There is a task you can do as soon as you receive that caliber .38 rifle. You are going to be told to slug the bore. Well that is OK but the diameter far more important is the throat area. This rifle was made in the BP era. Throats were made fat so follow on rounds would chamber. Soft lead slugs were loaded. BP will "bump up" soft slugs to fill the throat and to get a straight started journey down the tube.

So get a good throat slug especially if you have a vision of good smokeless accuracy. Do not be surprised if it measures .380 and more. I have seen .383. Now imagine placing a .377 hard cast slug in there. Hard cast has no hope of obturating to fill anything. The nose is probably .005 too small so it will randomly enter the rifling from any direction. That bullet will woble all the way wherever it is shot.
Now imagine chambering a bullet of the proper diameter that fits the throat. It starts into the rifling square. Every shot that follows does the same. Shot to shot start consistency is near 100%. Sure is a lot easier on the blood pressure to start out right.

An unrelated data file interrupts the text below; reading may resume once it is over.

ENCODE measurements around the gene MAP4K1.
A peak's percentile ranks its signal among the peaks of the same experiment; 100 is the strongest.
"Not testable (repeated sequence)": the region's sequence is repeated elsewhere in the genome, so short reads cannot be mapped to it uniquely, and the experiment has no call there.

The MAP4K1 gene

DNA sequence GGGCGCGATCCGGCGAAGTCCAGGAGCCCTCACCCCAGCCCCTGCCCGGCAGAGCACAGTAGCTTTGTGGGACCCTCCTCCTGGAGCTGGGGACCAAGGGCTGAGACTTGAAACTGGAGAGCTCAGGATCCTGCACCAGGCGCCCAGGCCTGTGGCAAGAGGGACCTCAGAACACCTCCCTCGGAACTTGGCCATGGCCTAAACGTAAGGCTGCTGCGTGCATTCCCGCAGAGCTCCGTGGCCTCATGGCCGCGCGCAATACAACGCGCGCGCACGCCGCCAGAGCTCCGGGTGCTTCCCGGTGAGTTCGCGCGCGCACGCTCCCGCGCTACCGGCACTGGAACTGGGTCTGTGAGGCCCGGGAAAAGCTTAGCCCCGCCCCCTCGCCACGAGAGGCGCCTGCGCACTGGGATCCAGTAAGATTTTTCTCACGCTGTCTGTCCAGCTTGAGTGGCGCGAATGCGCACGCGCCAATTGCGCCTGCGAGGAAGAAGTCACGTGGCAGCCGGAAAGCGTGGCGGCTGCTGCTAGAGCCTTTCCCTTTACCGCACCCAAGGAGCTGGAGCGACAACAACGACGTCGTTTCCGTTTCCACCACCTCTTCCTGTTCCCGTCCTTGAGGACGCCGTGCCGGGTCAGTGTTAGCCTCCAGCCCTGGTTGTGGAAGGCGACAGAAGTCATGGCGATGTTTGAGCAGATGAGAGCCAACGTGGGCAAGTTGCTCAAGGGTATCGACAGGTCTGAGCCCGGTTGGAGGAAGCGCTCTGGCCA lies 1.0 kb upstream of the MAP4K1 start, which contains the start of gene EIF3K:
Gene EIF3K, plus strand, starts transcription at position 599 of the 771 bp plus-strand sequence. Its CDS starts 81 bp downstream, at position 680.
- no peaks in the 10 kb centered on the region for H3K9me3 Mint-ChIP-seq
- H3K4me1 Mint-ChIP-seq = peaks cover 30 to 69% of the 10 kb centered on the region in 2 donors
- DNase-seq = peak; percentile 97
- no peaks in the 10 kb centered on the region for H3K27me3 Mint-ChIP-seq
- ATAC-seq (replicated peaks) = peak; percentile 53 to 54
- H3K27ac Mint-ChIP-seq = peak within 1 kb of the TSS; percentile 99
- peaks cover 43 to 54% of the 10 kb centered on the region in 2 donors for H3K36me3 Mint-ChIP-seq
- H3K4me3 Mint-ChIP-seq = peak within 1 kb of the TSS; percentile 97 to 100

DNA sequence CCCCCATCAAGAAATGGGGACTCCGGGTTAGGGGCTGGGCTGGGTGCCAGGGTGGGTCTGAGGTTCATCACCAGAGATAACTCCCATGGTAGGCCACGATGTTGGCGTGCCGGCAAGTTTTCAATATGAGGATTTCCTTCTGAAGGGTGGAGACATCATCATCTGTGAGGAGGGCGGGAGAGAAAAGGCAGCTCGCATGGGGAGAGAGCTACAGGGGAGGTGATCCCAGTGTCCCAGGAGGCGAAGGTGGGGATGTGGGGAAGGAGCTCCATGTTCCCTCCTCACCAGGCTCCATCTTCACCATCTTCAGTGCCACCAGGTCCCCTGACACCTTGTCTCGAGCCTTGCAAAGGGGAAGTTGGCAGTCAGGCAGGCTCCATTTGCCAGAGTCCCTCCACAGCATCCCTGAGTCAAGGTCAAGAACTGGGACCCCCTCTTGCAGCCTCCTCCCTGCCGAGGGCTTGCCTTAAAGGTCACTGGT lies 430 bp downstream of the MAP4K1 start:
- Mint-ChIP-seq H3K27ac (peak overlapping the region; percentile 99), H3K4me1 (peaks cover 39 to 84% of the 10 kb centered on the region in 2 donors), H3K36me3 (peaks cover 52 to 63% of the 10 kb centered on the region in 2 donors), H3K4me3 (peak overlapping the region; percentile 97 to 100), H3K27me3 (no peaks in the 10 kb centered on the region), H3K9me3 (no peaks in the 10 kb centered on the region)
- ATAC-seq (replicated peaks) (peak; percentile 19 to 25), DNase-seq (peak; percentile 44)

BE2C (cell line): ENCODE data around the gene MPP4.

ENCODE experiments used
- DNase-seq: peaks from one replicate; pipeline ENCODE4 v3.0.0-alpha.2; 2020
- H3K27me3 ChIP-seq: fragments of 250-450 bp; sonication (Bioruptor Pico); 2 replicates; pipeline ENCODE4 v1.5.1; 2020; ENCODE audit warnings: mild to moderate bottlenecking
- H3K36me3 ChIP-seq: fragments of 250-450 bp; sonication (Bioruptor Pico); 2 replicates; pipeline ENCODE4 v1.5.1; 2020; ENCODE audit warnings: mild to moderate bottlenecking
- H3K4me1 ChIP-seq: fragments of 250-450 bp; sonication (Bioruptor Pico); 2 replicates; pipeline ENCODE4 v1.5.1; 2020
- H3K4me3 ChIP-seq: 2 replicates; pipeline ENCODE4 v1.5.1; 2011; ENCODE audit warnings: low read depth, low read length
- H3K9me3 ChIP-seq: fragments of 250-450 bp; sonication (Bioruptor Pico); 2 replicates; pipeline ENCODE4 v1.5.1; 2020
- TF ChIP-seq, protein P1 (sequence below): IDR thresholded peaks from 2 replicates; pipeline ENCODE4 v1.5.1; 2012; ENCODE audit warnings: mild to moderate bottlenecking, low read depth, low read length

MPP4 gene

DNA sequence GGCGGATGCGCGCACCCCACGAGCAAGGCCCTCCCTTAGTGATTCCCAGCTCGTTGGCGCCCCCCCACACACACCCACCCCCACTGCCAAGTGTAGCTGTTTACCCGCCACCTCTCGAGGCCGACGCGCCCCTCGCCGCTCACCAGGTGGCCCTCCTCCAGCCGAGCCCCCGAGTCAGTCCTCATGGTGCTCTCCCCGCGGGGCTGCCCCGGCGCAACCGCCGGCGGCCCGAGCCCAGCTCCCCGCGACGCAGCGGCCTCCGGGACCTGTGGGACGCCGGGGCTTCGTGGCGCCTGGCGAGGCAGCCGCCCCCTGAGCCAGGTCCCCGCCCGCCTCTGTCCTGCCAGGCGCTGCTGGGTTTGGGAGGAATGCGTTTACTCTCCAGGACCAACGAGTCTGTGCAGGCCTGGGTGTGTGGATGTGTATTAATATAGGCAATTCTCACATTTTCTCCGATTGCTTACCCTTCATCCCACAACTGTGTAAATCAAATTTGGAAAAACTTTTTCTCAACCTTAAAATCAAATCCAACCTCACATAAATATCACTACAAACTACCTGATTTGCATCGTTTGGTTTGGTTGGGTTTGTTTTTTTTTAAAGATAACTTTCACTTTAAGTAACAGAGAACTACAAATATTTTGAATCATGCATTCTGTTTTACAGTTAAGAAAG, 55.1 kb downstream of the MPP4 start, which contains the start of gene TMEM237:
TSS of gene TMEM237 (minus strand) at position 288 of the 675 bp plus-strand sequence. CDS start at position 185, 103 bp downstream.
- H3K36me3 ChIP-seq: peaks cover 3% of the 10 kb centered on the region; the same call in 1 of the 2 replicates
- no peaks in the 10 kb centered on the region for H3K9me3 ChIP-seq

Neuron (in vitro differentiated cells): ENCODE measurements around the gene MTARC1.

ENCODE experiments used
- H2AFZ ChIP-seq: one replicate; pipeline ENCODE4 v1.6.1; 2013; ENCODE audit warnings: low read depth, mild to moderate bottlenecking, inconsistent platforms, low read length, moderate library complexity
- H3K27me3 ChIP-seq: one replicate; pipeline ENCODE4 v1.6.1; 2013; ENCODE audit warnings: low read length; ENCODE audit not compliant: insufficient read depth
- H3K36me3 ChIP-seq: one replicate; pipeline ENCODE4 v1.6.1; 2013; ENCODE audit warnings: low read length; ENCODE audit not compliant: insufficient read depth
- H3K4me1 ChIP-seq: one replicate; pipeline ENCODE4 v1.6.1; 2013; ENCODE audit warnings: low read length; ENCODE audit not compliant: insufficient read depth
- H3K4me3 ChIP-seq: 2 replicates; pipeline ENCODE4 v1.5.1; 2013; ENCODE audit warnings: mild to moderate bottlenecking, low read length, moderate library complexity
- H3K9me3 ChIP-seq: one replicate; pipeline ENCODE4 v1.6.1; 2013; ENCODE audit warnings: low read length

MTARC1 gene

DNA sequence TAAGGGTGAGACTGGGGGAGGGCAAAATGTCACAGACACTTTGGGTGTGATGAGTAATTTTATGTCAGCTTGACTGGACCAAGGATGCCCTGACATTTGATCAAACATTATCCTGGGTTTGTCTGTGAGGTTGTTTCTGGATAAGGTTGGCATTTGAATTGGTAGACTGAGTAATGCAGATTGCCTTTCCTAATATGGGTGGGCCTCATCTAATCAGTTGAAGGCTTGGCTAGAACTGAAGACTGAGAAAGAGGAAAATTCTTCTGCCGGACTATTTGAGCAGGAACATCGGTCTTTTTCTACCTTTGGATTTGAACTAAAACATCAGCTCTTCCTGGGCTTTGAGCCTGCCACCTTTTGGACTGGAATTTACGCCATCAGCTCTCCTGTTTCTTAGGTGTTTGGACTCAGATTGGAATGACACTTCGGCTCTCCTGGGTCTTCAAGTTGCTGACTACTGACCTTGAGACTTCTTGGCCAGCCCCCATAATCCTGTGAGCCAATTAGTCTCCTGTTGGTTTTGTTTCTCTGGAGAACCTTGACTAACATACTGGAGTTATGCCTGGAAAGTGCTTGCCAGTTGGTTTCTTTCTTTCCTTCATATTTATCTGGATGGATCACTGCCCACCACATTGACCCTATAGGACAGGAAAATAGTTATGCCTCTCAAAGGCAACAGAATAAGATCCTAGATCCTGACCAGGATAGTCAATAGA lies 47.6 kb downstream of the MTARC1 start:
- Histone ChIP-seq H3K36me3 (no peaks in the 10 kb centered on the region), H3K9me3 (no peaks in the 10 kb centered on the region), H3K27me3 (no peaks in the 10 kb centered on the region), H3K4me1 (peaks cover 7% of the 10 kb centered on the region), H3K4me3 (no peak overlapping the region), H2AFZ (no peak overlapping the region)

I have learned this through many years of being with BP era cartridge rifles. My oldest are back to a converted 1859 Sharps, caliber 50 Trapdoors, #72xx Marlin Ballard and then others to include the 1881 Marlin. The lever rifles are often worse for fat throats. They had to be as some were counted on to fire repeatedly without a chance to be swabbed.

You should also plan on firing at least 10 rounds loaded with 3F... Every BP cartridge rifle I own shoots BP groups that are very tough to duplicate with smokeless. Start with a near throat diameter 30-1 up to 40-1 (my favorite) cast bullet lubed with BP lube. Do not resize the cases if they will rechamber. You do not want to squeeze the soft bullet to a smaller diameter. Figure out how much 3F will go into the case so a proper length loaded bullet compresses the 3F about 1-16th of an inch. You do not need to crush the powder. Do crimp a bit so the bullet does not fall out. You probably are going to shoot the best load for that rifle. I have yet to find 2F in caliber 38's rifles to be as accurate as 3F. You just cannot get as much powder under a 255 grain soft lead bullet (Lyman 375248 but lapped out to .381) as the old cases would hold.

Mike in Peru